In motor racing, money buys speed. Teams with more money typically outrun lesser-funded teams. (Which is why Mercedes and Ferrari dominate the podium in Formula 1.) 

In an effort to control costs, in 2018 NASCAR limited the number of people -- from unlimited to twelve -- each team could bring to the track. At the same time NASCAR made a specific set of race telemetry data available to and for every team.

Hendrick Motorsports (HMS), the home of drivers like 7-time series champion Jimmie Johnson and fan favorite Chase Elliott, turned the challenge of having fewer people at the track and having to deal with a massive influx of data into an opportunity, adding a purpose-built Team Operations Center (TOC) to their race shop in Charlotte.

Think NASA Mission Control: Engineers, race strategists, pit crew coaches, and others work in a more controlled -- and much quieter -- setting to analyze telemetry, video, radio communications of other teams, the race broadcast, and even social media.

The amount of data that flows into the TOC is massive... but data without insight is just noise. Turning a constant flow of data into actionable intelligence, and sharing actionable insights with the teams at the track is a major challenge. So you would assume that HMS developed a custom software and communication hub to meet their specific needs.

In fact, HMS uses Microsoft Teams. HMS was part of the initial Teams beta testing group.

"The persistence of group chat was an absolute requirement," says HMS I.T. Manager Matt Cochran. "Once we created initial teams for the race engineers, Teams went viral inside of our organization. The adoption rate was really quick, especially since we let them create groups and teams outside of I.T. Once you give people access to a useful tool..."

Using an existing tool made creating the TOC much simpler. While there were definitely bumps in the development road, and building the TOC was an expensive proposition that required considerable resources in time and money, the overall cost was made lower by not trying to add a new communications tool to an already complicated technology infrastructure.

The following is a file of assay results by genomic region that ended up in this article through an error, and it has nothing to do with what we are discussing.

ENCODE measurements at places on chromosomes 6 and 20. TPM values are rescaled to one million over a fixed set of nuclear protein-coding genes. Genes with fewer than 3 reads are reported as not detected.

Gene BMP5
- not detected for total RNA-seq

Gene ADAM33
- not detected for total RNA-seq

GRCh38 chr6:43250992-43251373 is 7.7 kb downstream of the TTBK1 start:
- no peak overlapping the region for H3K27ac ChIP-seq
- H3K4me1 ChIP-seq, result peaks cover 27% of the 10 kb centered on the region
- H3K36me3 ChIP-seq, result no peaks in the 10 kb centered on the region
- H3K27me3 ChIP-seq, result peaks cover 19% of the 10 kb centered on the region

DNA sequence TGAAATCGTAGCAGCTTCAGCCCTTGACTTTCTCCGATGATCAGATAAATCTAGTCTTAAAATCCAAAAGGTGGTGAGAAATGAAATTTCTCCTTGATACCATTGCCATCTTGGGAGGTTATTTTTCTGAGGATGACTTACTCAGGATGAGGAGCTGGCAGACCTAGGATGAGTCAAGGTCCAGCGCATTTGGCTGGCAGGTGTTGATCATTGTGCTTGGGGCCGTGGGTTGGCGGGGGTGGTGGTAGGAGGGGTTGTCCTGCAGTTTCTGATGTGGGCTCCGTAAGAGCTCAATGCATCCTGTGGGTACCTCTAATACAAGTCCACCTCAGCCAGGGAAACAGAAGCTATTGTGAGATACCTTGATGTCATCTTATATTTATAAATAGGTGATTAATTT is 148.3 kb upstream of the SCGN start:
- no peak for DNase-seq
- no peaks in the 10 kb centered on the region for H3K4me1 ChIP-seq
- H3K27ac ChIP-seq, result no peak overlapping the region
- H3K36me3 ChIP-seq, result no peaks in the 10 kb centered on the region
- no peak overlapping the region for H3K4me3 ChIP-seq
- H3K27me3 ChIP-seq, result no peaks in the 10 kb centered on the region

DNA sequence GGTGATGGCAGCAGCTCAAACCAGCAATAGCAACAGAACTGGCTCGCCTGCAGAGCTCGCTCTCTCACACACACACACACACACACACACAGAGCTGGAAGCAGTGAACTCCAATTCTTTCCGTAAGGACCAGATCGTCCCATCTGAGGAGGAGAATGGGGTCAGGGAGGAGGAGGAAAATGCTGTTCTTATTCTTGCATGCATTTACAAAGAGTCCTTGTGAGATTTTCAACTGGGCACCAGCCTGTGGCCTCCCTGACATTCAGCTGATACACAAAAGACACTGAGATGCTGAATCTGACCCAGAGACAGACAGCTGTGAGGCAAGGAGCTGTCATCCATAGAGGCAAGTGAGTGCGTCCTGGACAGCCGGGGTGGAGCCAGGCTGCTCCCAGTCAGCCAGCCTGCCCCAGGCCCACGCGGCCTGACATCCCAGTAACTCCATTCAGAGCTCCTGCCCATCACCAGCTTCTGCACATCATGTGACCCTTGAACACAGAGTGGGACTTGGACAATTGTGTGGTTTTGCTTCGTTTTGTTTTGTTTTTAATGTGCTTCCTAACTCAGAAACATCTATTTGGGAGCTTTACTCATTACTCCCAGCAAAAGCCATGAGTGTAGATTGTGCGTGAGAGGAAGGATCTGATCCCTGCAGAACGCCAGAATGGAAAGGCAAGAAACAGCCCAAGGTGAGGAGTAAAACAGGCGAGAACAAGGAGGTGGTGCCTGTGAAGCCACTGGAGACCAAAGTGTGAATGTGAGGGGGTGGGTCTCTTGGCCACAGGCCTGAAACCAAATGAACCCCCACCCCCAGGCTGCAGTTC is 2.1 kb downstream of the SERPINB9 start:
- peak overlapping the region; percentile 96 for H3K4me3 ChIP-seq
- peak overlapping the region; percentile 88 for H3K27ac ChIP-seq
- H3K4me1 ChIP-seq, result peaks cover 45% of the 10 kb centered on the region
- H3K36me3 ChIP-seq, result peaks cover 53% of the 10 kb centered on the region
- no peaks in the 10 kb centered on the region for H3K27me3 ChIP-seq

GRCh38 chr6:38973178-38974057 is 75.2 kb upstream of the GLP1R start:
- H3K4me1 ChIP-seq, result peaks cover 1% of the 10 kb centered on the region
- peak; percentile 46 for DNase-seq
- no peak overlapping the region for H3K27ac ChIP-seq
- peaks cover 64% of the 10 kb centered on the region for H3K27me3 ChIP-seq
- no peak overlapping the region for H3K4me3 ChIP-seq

Leveraging the resources in the TOC also allows each driver to see the data he wants to see. Jimmie Johnson likes to analyze custom practice and race videos. William Byron likes to analyze brake and throttle application and racing lines to improve how his car handles. In years past, Alex Bowman served as the primary simulator driver and also spent significant time doing wheel force testing; data analysis is second nature to him. Each team's engineers ca provide the data and information that is most helpful to the individual drivers.

Even so, during a race the drivers literally have their hands full, so communication between driver and crew chief must be succinct and to the point.

That means the crew chief must synthesize a nonstop feed of data and input from the twelve people at the track, the team at the TOC, the team's spotter, and the driver. He's responsible for improving the car. He's responsible for race strategy. He's responsible for leading the team.

Drivers drive. Crew chiefs lead. And make decisions.

Lots of decisions.

"Early on it was a little tough to get used to having even more data available during a race," says Alan Gustafson, Chase Elliott's crew chief. "That's where having people like Alba Colon and Keith Rodden in the TOC really pays off." Alba was the NASCAR Program Manager for General Motors and is now the Director of Competition Systems at HMS. Keith is a Project Manager whose experience as a former crew chief helps him understand what the crew chiefs at the track might want to know... and just as importantly, what they don't want to know.

"Some data is interesting... but not actually helpful in the moment," Keith says. "We only want to provide information the teams can actually use. There's enough going on during a race. The last thing we want to be is a distraction."  

That's the problem with data -- and with the systems that support data. Data is basically worthless unless you can turn that data into intelligence -- and then turn that intelligence into action. 

Analyzing data is important. Making decisions based on data is important. But communicating those decisions efficiently... and communicating those decisions in a way that works best for the end user... that's the real key to data analysis. 

Gaining an advantage from analytics requires the right systems and the right communication tools.

But before you go looking for new tools, consider the tools you already have. For HMS, using existing tools made adopting a new race-day workflow a lot easier.

And meant HMS could spend time finding ways to gain a competitive advantage... instead of trying to find ways to make a new system work.